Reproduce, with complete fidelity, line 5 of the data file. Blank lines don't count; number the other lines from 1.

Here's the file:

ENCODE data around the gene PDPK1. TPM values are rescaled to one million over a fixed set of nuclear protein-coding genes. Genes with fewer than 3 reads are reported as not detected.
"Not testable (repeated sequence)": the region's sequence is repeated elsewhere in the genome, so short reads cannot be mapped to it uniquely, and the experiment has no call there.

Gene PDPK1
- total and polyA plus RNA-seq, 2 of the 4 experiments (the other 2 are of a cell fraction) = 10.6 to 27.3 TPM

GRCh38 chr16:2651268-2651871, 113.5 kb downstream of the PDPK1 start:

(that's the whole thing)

GRCh38 chr16:2651268-2651871, 113.5 kb downstream of the PDPK1 start: